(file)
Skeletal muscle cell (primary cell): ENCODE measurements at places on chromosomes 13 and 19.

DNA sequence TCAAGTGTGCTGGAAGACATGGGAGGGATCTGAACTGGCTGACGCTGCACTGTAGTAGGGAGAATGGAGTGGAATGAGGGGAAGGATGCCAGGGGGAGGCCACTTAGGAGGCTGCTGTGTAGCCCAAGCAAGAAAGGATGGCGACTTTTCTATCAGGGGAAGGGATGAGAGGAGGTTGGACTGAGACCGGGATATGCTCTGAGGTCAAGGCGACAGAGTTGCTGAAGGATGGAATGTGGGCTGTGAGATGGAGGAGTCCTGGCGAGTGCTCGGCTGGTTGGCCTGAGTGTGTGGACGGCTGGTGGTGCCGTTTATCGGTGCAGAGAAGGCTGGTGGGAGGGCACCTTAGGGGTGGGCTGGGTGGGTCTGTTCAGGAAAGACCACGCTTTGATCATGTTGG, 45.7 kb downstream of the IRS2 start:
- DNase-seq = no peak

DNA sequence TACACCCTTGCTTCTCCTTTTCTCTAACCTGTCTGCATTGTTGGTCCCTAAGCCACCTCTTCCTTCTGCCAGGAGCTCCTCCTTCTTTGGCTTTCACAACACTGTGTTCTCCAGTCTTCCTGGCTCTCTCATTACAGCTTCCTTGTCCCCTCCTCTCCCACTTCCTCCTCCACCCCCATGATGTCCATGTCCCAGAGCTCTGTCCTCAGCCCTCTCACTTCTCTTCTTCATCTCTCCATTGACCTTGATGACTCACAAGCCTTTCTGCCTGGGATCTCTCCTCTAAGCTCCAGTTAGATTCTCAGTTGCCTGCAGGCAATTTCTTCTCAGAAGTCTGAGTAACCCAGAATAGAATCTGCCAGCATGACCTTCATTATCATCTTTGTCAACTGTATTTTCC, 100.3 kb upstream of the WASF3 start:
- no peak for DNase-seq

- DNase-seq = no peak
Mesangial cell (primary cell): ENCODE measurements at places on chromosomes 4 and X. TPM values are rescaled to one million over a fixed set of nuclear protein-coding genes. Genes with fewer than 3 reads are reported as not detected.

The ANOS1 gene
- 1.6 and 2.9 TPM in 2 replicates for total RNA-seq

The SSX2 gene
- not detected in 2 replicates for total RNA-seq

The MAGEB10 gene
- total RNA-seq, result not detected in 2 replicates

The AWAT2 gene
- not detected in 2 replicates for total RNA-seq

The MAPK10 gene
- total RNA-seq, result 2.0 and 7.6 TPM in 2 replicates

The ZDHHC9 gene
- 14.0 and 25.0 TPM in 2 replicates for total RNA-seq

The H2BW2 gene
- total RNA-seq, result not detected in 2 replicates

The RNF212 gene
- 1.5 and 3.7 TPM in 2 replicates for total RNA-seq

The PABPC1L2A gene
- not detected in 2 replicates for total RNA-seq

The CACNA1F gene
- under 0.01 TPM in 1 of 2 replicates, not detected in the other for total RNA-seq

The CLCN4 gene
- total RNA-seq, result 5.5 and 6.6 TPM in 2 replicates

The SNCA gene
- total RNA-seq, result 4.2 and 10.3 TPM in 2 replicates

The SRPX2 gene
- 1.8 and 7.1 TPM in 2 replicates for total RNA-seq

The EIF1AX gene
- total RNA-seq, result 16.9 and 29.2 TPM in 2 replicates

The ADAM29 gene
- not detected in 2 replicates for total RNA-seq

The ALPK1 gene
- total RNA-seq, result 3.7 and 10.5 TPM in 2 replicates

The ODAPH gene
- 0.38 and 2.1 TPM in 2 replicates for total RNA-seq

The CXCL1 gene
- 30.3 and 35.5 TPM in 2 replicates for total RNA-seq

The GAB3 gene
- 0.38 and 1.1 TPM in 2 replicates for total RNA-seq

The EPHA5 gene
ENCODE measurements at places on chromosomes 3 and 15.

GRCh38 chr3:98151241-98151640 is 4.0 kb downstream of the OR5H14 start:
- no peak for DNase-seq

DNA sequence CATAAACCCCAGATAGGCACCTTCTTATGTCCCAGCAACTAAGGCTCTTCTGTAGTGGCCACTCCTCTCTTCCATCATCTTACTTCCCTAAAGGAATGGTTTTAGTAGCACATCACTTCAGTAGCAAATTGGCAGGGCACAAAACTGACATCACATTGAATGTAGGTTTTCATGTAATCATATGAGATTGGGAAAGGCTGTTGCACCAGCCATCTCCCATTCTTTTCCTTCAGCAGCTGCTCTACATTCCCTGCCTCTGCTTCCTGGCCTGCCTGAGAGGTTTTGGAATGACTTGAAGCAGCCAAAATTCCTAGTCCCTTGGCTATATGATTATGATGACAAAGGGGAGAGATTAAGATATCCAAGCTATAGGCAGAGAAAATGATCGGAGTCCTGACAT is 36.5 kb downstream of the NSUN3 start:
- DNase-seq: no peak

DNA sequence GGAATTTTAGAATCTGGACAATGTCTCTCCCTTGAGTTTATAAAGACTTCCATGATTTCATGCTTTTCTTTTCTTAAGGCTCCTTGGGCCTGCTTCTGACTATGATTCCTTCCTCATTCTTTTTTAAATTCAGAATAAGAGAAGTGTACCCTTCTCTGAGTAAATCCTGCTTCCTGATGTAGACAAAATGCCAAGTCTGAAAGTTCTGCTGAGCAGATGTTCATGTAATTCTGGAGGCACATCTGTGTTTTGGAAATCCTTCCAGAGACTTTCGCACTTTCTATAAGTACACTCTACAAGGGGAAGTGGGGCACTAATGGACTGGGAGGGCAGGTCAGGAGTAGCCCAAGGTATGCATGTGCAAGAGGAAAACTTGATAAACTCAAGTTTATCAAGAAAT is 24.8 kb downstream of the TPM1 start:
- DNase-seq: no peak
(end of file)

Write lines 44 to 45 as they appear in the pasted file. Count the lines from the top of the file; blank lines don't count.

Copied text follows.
The GAB3 gene
- 0.38 and 1.1 TPM in 2 replicates for total RNA-seq